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Birds are pretty neat to hear. Like you it’s been many years not hearing them or not hearing them well enough to identify them. With two implants I can hear birds well. It took about a year after activation to start learning how to locate them. It took lots of practice finding them with sight then directionality slowly came.

For those interested in birds there is an app my wife shared with me. It’s a lot of fun to use it is the “Merlin” app. She has it on her iPhone and I have it on an Android phone. Works great.

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It’s good to read other CI experiences and share.

It has been a while since getting tested at the audiologist so I am not sure what my word and understanding scores are at the time. I do know they are slowly improving with practice in different environments. For me, if I get into a place that is difficult to understand all it takes is getting back into that environment a few times to notice an improvement understanding there.

My in quiet scores were around 85% or a little better. Coming from 4% and 8% before the implants I am not complaining at all! My scores in noise were around 65%. I am sure all scores have improved since that appointment.

Each of us with implants have had to learn how to learn speech and new sounds with our implants. We each have different ways to learn, figuring that out is the challenge. It’s sad to hear about someone getting an implant and not doing well with it. It can be difficult for some and others it comes easily.

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I am so impressed that at 89 you are able to master all the technology needed to gain benefit from the CI. I am 72 and This is the reason I was not successful.This was my biggest challenge.I was never told all that was involved. I thought all I had to do was wear it. I wore it 12hrs a day for 1 1/2 yrs with no benefit. I don’t use a cell phone no apps or streaming devices or was I informed about auditory rehab…This is my biggest failure. I not only blame myself but also the Dr. and audiologist.They assume that everybody embraces technology. I was never evaluated for my willingness or capabilities to master this. this should be part of the evaluation and I conveyed this to the audiologist. She said she has other s who gained benefit even though they did not use all the technology. I cannot believe this after reading everyones success stories.I have the Kanso 2.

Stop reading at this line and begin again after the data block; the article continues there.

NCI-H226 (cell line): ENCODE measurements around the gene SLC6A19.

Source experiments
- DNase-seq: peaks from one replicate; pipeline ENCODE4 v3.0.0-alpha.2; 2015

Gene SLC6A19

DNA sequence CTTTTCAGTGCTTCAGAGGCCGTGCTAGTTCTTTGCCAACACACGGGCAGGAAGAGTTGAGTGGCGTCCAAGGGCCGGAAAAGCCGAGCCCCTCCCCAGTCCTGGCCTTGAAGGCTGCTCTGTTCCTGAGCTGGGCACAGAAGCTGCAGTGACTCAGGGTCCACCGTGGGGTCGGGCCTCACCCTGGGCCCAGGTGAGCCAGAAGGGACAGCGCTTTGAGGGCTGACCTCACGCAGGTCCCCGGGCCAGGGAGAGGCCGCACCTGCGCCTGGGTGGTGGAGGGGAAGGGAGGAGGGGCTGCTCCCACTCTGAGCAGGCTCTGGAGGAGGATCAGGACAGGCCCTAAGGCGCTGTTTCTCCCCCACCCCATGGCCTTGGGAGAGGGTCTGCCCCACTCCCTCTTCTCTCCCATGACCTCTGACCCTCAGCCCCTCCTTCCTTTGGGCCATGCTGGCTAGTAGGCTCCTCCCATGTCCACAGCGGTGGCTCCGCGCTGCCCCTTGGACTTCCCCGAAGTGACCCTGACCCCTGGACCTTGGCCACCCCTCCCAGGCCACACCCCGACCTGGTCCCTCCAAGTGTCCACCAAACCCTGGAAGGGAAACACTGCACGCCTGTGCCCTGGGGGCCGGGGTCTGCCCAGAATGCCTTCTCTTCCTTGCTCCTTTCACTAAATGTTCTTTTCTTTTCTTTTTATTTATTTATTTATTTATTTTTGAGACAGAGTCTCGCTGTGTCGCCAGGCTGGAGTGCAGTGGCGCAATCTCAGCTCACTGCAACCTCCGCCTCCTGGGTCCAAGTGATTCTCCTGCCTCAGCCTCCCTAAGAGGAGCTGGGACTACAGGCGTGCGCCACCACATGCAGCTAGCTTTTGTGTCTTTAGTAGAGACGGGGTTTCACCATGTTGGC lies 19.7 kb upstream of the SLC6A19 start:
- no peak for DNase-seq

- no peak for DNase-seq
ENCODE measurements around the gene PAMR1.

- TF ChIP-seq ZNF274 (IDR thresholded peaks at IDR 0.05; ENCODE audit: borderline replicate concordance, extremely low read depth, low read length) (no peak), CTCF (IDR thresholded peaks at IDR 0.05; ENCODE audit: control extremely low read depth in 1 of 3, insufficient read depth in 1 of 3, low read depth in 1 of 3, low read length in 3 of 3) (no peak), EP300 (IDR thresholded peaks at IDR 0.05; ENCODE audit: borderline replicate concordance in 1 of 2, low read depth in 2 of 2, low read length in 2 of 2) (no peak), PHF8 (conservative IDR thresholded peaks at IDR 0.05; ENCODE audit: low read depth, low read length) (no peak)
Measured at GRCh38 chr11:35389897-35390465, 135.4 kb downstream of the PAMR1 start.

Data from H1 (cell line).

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Kathykillea04, at 72 you are a youngster! You need a self confidence boost. You may not have a computer or cellphone but I’m sure you have a public library near you. Most libraries have Internet access for patrons. Ask the librarian or a tech savvy friend (grandchild?) for help accessing ESL sites. ESL as you know I’m sure, stands for English as a Second Language. There are not many helpful CI sites on the Internet but there are many millions of people working to master English and these sites are helpful. On some you see and hear the person speaking words so you get the benefit of help from lip reading. On others there might be a story that is read for you to hear. There will also be the printed text to help you follow. Start as a beginner and see your ability to understand speech improve.

Your audiologist or the Cochlear rep might be able to put you in contact with a local mentor who might be willing to meet with you and help you one on one.
Good luck!